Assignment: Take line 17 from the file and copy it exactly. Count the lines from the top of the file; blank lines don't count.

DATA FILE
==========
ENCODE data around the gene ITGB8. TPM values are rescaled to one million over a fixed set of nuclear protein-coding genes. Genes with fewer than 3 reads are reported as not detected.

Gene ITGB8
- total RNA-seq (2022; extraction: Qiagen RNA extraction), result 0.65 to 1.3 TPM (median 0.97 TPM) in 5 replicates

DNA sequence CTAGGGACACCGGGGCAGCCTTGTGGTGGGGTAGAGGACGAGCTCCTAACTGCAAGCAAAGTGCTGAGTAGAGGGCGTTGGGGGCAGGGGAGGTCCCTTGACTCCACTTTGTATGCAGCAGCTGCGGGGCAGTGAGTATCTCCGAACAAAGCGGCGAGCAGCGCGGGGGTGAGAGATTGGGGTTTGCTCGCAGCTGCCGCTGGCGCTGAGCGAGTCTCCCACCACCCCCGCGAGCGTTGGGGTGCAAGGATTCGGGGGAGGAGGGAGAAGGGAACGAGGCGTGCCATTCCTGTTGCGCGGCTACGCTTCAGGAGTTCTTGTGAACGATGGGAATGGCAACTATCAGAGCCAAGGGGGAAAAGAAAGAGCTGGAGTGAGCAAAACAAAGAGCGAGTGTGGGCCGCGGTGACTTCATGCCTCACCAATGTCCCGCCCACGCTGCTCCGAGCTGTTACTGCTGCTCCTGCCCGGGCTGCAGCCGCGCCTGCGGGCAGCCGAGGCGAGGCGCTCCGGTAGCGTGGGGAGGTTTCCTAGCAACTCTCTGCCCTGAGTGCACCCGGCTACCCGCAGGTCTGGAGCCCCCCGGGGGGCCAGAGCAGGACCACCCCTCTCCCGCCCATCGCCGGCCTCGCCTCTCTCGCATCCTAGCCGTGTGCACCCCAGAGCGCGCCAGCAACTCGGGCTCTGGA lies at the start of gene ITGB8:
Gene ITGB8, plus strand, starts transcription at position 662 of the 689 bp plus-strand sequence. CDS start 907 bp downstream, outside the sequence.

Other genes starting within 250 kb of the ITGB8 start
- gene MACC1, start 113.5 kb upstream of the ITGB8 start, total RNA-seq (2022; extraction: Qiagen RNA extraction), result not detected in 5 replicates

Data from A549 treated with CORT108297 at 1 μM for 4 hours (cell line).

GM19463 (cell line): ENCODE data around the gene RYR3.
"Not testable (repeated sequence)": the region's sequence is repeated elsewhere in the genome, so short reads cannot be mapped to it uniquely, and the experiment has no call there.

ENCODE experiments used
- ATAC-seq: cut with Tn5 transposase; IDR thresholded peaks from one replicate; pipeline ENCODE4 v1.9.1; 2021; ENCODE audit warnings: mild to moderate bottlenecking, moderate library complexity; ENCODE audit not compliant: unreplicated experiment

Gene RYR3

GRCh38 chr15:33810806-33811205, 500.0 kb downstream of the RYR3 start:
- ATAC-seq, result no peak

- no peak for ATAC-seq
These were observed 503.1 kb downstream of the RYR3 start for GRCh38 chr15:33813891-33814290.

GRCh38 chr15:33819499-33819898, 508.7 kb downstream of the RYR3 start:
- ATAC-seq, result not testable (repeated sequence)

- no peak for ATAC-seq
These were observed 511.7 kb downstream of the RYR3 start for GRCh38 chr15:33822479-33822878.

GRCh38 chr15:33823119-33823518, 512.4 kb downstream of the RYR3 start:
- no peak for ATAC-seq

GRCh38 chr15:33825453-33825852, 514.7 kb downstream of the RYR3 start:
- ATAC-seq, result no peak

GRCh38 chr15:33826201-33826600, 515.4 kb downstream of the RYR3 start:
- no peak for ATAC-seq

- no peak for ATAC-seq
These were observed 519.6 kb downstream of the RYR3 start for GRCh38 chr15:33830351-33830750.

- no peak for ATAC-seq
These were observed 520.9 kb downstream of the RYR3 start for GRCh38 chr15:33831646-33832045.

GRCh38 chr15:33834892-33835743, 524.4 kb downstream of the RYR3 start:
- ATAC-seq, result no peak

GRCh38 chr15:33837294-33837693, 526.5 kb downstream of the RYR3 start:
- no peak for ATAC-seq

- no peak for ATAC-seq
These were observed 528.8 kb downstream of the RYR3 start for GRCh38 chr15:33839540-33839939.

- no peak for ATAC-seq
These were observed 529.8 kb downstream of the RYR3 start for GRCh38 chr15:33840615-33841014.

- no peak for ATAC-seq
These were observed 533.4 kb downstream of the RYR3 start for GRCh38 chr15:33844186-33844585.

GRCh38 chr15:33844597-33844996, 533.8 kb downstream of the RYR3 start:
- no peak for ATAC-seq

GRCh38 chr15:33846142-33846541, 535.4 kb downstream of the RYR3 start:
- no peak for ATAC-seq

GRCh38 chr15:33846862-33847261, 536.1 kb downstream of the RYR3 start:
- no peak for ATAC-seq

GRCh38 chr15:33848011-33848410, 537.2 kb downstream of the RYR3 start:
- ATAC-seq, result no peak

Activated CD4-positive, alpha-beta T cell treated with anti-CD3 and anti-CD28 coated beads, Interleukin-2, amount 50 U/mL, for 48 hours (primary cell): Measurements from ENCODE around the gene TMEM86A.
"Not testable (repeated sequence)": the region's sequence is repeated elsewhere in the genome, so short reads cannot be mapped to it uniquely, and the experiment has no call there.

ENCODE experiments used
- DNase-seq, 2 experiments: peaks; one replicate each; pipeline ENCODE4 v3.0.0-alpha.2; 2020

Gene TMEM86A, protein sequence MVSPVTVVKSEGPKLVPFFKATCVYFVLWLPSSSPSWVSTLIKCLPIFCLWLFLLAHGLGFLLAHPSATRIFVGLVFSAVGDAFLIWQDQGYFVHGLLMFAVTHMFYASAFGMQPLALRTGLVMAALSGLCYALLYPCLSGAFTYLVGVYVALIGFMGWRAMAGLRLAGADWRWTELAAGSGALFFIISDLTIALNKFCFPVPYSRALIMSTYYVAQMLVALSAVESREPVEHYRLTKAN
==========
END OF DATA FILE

These were observed 503.1 kb downstream of the RYR3 start for GRCh38 chr15:33813891-33814290.